Game Theory – Nash Equilibrium

April 24, 2009

In my last post on Game Theory I started by introducing Game Theory and the Matching Pennies game. In this post I’m going to explore the Nash Equilibrium to try and further my knowledge about Game Theory. In a game of two or more players where there isn’t a definative winner and looser the two players might be able to find a middle ground. This ‘middle ground’ might be described as the Nash Equilibrium, it occurs when all the players in a game are getting the best payoff for the move they make (i.e. no player can benefit by deviating from his strategy).

An example of this can be found in a Game where a couple who fail to make a decision about what to do in the evening get split up and so they each have to decide which event to go to. It just so happens that each person in the couple has a favourite activity which they may have wanted to do in the eveing. The man favours going to watch sports and the woman favours going to the cinema. If the man chooses to go to watch sports then he is getting the most enjoyment out of the activity and likewise, if the woman goes to the cinema she will get her best payoff.  If they meet then the woman will enjoy the sports slightly and the man will enjoy the cinema slightly, however, if they fail to meet then they will both not enjoy the activity.

Following is the payoff table for this game.

Male
Sport
Male
Cinema
Female
Sport
+2
+1
0
0
Female
Cinema
0
0
+1
+2

Here you can see that there are two Nash Equilibrium for this Game if either player knows what the other person is going to do. If the Male knows the Female will go to the Cinema it is in his best interest to go to the Cinema as well. This simply shows what a Nash Equilibrium is and it requires that each participant knows what the other persons best payoff is and so what they are going to do.


Game Theory – An Introduction

March 27, 2009

Game theory, as with most logical and mathematical disciplines has interested me for a long time but until recently I haven’t had time or the motivation to look in to it very far. On my reading list from Christmas I have a small introduction to Game Theory. So far it’s been really quite interesting, I’ve lost the plot a few times and not understand one of the very basic concepts because of some of the wording, but it’s got all the information and there are no hard to understand formula.

Game Theory then, from what I understand of it so far, is the maths that can be used to determine what a ‘rational’ thing (or things) would do in a given situation. It’s applied across the board from the decisions animals and insects make and why they should make one decision over another all the way to what I should do in a game of poker.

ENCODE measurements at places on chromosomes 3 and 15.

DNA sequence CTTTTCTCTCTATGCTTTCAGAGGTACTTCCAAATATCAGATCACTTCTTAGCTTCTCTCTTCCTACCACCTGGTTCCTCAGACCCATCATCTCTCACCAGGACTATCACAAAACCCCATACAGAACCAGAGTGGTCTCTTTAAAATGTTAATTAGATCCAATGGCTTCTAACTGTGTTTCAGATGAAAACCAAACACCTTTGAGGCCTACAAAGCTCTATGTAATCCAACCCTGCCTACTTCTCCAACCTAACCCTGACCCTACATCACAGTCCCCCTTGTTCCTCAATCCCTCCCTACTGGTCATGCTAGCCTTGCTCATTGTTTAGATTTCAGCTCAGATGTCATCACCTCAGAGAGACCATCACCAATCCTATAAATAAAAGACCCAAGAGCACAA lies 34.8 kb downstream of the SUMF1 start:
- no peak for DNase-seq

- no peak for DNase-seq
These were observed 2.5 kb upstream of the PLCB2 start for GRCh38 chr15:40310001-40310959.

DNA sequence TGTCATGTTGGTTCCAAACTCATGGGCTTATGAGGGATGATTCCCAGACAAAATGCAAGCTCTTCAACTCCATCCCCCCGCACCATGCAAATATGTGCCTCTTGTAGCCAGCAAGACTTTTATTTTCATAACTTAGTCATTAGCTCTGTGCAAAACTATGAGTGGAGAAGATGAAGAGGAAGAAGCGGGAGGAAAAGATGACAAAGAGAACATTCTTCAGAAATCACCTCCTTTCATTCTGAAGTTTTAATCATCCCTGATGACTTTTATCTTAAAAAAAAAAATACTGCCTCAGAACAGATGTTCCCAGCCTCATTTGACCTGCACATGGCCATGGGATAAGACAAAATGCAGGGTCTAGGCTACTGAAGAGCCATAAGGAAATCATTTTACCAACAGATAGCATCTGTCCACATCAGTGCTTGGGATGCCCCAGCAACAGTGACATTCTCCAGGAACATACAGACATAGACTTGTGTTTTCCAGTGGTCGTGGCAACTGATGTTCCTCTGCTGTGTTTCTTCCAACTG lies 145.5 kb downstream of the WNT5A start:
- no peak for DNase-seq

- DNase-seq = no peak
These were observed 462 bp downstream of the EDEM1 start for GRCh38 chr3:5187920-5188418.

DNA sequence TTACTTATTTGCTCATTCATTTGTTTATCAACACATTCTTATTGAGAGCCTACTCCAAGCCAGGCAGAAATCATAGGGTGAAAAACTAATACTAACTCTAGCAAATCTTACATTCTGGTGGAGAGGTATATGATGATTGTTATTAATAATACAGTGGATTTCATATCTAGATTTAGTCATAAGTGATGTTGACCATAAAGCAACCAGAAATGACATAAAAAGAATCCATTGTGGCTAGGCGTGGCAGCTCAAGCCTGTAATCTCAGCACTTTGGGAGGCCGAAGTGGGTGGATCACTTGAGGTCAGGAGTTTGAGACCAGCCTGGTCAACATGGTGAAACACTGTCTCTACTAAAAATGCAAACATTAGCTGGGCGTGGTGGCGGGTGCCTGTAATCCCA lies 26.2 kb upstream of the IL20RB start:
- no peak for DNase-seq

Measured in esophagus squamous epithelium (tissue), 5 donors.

In a basic game like Matching Pennies you can explain the very basics of Game Theory. The game involves two players, each has to choose either Heads or Tails on a penny and when they reveal their choice the first player wins if both pennies are the same (Heads, Heads/Tails, Tails) and the second player wins if the pennies are missmatched (Heads, Tails/Tails, Heads). It is known as a Zero-Sum Game because one player wins and the other player loses, i.e both players ‘payoffs’ are balanced, I win, you lose, visa versa, or a draw occurs in which all players get 0 payoff. A Zero-Sum game is therefore a game of pure-conflict, to maximize my payoff I have to try and make you lose by winning and visa versa. You could change Matching Pennies so that it was no longer Zero-Sum by giving some of the options benefit for both parties or the opposite. If we say that anything with a Tail in it means that both players win then it might be beneficial, if you know your opposition will play Heads, to always play Tails.

Game Theory is used to demonstrate what the best strategy is for both players, should the first player always go Heads, choose Heads two-thirds, one-half, one-quarter of the time, or maybe not at all? A decision matrix can be drawn up for the Matching Pennies game whereby if you win you get 1 and if you lose you get -1, that way the payoffs are balanced at a round 0.

Player 1
Heads
Player 1
Tails
Player 2
Heads
+1
-1
-1
+1
Player 2
Tails
-1
+1
+1
-1

In the top left you can see that if both player choose Heads then player one gets +1 and player two gets -1. We can understand from simple common sense that there isn’t really a best strategy unless you know what the other player is going to do, so I’m best off choosing Heads/Tails with an equal probability of 50%. This is called a mixed strategy as opposed to a pure strategy which will determine what a rational person should do in any situation of a Game.

Game Theory seems like it could be very useful in lots of situations where one should make a decision, the more I think about it the more I believe I’m going to start pondering options I take in terms of Game Theory.